Wednesday, 25 May 2011

Privacy and superinjunctions - some facts

Superinjunctions have been in the news again. A superinjunction comprises two injuctions rolled into one. First there is an injunction preventing some often truthful facts being publicised; secondly there is a supplementary injunction precluding the granting of the first injunction from being mentioned. They are most commonly seen in privacy cases, but can be issued in other cases (they featured in the Trafigura litigation, for example).

There have been claims and counter-claims about their constitutionality. Following the "outing" of a football player in Parliament by John Hemmings MP, some have claimed that a constitutional crisis is in the making. Professor Victor Bogdanor has been writing in the Times today, saying that Parliament ought to be subject to the "rule of law" (that is, the courts) by analogy with countries with written constitutions, whilst recognising that in the UK at present it is not.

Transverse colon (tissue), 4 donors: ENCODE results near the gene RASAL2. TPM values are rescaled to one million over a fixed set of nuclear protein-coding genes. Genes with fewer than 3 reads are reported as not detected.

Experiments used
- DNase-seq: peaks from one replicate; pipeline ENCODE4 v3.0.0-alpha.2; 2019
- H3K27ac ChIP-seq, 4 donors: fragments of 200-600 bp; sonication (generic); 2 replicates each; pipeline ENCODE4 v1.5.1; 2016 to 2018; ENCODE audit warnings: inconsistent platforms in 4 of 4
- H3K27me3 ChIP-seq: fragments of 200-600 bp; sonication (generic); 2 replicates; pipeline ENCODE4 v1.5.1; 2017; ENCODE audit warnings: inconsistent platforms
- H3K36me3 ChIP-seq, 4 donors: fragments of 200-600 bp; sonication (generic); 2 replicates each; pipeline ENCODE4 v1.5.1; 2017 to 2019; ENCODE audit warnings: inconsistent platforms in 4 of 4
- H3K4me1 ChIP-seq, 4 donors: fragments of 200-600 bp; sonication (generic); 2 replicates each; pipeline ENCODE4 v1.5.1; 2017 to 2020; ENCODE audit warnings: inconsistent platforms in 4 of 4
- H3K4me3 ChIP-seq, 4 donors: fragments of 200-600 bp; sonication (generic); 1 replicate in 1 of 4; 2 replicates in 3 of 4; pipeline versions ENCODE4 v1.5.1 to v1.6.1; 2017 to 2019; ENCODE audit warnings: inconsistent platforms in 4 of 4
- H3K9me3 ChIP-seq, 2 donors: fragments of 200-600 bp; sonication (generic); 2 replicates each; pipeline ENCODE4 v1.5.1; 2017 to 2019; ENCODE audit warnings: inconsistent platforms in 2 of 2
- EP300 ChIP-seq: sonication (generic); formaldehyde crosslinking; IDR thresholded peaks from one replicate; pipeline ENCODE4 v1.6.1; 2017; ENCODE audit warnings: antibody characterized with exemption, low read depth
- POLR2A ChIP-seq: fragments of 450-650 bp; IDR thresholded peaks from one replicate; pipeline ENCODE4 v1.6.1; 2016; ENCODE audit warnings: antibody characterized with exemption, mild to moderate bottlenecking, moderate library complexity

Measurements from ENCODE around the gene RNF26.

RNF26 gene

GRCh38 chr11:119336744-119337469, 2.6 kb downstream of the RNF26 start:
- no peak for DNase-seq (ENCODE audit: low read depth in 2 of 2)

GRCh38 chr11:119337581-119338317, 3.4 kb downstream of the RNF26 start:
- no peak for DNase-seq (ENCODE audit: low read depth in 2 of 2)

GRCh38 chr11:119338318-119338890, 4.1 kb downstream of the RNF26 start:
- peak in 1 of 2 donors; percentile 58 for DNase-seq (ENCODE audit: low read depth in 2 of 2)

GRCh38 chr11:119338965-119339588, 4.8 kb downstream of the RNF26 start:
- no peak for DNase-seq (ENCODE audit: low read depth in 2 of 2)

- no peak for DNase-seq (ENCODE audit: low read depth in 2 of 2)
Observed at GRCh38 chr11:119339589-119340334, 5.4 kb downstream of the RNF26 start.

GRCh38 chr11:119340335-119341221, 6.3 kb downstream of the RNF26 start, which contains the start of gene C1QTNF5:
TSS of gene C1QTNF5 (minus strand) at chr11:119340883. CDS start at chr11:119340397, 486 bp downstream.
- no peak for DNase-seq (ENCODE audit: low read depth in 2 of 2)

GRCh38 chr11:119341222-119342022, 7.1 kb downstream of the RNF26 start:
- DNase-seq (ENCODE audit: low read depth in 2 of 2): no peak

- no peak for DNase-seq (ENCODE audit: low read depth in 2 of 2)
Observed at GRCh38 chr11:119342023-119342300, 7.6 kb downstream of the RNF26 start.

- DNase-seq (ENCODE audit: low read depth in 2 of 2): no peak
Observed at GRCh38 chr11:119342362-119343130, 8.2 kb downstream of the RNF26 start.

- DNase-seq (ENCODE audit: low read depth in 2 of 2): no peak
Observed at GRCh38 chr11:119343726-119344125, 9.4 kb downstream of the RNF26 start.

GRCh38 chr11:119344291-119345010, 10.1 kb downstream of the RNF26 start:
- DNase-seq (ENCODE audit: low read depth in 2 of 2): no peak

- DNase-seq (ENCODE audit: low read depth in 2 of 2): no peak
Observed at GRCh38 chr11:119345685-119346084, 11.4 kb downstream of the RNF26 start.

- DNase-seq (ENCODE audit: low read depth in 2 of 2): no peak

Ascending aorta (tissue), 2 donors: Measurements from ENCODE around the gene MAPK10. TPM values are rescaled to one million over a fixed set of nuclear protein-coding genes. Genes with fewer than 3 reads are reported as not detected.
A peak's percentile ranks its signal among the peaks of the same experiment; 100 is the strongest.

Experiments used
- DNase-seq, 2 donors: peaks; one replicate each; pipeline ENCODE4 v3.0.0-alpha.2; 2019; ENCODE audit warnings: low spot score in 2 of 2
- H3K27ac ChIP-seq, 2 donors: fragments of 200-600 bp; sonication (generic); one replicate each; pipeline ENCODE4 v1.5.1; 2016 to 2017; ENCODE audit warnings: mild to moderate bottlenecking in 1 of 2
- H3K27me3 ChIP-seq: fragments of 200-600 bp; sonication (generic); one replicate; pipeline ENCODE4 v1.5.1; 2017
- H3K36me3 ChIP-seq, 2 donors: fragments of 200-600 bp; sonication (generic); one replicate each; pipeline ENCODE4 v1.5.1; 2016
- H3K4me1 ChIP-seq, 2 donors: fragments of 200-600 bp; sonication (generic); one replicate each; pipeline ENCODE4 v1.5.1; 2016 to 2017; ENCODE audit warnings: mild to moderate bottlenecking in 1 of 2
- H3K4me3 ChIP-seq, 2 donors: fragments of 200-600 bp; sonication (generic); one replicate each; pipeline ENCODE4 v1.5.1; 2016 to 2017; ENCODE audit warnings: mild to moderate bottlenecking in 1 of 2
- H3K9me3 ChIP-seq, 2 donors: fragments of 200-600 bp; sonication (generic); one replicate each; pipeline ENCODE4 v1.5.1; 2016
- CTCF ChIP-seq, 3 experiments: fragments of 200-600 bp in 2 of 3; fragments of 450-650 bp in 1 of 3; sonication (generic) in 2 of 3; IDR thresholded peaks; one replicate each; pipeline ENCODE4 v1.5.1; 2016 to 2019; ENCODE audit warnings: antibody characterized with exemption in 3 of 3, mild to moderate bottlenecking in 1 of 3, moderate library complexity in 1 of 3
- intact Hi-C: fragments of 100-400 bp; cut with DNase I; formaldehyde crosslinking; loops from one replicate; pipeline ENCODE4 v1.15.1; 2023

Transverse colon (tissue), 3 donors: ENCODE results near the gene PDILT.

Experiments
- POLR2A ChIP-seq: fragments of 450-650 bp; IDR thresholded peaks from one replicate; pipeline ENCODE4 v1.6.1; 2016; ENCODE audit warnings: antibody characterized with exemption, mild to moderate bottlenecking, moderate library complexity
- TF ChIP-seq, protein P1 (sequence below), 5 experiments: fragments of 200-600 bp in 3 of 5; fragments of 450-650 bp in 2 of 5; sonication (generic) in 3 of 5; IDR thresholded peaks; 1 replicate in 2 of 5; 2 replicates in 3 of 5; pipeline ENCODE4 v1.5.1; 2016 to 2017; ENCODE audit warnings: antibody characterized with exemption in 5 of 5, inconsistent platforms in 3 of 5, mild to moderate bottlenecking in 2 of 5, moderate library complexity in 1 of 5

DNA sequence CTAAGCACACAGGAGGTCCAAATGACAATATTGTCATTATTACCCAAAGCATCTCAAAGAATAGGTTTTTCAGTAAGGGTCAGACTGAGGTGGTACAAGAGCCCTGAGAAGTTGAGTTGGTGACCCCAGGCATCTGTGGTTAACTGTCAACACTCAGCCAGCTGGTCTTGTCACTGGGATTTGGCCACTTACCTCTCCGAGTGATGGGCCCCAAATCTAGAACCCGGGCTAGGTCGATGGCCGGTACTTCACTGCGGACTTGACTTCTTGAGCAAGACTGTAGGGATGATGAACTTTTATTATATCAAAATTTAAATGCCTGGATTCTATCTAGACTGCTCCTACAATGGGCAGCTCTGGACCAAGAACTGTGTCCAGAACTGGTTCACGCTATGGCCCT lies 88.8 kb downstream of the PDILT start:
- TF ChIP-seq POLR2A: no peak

This article does not express any views on the propriety of either superinjunctions, or of members of Parliament ignoring them. It attempts only to dispel or confirm some of the statements of fact (rather than opinion) which have been propagated about them.

Statement 1: John Hemmings can say what he wants, whatever the courts say or think about it

True, provided it is done in the course of proceedings in Parliament.